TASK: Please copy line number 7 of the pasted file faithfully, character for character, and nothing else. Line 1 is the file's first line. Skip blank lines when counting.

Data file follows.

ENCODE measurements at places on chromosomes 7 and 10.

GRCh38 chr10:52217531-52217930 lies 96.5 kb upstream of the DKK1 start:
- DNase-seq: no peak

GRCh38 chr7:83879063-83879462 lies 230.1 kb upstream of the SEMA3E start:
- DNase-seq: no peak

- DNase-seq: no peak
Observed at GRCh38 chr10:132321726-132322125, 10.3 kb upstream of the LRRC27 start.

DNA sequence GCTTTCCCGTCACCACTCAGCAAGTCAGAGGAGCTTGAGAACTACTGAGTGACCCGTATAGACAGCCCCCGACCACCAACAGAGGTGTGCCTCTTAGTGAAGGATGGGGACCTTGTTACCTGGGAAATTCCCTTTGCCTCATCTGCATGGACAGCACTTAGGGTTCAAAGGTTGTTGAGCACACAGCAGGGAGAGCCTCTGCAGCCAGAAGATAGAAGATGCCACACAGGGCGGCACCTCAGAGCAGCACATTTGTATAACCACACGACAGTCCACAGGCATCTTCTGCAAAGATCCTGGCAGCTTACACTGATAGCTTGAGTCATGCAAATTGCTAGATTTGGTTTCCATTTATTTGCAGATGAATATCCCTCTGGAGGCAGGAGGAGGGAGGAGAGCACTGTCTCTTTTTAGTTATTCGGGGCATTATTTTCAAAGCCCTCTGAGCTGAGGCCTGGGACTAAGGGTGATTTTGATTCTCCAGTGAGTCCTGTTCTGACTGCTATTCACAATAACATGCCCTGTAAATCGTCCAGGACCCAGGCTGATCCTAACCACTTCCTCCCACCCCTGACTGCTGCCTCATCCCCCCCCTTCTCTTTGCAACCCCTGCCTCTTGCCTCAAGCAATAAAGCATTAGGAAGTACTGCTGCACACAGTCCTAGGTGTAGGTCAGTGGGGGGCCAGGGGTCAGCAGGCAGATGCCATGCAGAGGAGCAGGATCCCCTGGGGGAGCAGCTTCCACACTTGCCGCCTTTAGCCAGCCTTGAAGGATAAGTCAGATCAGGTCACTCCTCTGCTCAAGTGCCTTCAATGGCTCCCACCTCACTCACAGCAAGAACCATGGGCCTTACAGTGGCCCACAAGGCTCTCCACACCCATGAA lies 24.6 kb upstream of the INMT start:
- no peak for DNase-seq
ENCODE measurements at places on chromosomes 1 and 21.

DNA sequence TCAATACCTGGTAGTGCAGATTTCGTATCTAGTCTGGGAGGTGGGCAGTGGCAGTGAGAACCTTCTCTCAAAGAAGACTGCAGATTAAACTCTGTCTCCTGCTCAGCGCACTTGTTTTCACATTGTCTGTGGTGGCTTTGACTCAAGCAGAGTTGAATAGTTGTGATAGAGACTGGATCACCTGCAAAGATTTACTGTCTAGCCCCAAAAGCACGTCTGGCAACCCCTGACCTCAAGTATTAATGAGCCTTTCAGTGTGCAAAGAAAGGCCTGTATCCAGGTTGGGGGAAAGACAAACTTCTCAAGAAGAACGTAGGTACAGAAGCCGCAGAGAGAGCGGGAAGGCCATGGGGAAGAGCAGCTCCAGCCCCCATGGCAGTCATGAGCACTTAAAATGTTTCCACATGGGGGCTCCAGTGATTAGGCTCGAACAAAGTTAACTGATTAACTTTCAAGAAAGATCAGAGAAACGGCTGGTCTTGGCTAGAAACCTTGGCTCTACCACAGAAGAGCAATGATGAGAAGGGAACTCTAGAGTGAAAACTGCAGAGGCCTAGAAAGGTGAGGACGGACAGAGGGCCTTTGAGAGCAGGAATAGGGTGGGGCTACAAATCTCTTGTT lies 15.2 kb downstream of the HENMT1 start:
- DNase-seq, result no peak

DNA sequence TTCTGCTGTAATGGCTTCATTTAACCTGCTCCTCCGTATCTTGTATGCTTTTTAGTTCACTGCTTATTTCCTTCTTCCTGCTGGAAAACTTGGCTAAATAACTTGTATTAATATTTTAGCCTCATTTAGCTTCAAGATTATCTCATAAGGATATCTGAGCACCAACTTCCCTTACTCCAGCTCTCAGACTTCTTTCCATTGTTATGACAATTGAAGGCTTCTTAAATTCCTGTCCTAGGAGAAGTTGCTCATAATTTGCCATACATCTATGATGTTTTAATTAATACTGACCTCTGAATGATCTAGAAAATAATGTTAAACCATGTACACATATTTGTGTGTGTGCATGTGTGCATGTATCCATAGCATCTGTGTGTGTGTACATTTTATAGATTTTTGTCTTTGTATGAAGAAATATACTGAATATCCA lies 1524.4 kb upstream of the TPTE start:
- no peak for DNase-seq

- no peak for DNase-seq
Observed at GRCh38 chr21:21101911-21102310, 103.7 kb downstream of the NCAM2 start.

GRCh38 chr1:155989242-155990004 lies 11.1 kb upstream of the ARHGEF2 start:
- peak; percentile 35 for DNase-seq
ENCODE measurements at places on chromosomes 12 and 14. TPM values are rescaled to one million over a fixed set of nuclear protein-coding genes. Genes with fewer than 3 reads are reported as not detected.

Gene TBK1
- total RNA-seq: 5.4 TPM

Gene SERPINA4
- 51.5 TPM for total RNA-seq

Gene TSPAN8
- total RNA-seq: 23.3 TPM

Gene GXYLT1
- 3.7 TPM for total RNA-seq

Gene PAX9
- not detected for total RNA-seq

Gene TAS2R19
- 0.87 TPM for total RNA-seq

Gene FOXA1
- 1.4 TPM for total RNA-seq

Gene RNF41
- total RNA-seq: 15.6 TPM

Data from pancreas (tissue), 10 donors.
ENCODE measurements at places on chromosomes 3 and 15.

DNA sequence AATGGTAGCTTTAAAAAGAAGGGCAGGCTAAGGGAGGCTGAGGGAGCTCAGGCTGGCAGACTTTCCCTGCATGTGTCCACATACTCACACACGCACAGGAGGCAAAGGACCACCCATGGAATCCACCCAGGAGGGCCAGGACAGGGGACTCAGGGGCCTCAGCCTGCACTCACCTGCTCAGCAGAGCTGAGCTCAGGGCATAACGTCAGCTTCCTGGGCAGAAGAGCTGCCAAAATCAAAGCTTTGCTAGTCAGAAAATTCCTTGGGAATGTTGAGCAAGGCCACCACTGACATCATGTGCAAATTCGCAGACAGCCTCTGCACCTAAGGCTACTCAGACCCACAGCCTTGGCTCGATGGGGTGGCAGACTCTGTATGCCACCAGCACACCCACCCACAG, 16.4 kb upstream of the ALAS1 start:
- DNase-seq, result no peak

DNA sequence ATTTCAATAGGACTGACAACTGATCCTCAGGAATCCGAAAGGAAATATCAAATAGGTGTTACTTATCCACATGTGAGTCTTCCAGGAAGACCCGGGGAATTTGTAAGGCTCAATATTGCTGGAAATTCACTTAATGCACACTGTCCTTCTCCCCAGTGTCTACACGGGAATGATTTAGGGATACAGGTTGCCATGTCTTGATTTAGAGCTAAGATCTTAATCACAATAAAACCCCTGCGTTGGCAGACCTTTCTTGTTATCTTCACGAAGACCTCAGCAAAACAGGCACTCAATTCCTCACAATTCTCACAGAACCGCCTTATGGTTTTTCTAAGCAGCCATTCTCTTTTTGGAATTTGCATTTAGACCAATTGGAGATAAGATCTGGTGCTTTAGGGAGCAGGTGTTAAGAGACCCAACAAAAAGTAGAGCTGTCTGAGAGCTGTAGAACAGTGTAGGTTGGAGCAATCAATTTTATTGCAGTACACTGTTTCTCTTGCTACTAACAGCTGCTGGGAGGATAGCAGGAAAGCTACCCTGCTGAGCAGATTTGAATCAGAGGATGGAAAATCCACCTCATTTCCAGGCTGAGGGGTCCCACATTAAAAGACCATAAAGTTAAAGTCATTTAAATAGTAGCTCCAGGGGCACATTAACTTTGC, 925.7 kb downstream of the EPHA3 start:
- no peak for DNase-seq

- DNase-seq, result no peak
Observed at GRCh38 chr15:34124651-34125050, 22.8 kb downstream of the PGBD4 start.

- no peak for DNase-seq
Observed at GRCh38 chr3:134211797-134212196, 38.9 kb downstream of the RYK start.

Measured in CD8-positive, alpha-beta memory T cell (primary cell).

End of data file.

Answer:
Observed at GRCh38 chr10:132321726-132322125, 10.3 kb upstream of the LRRC27 start.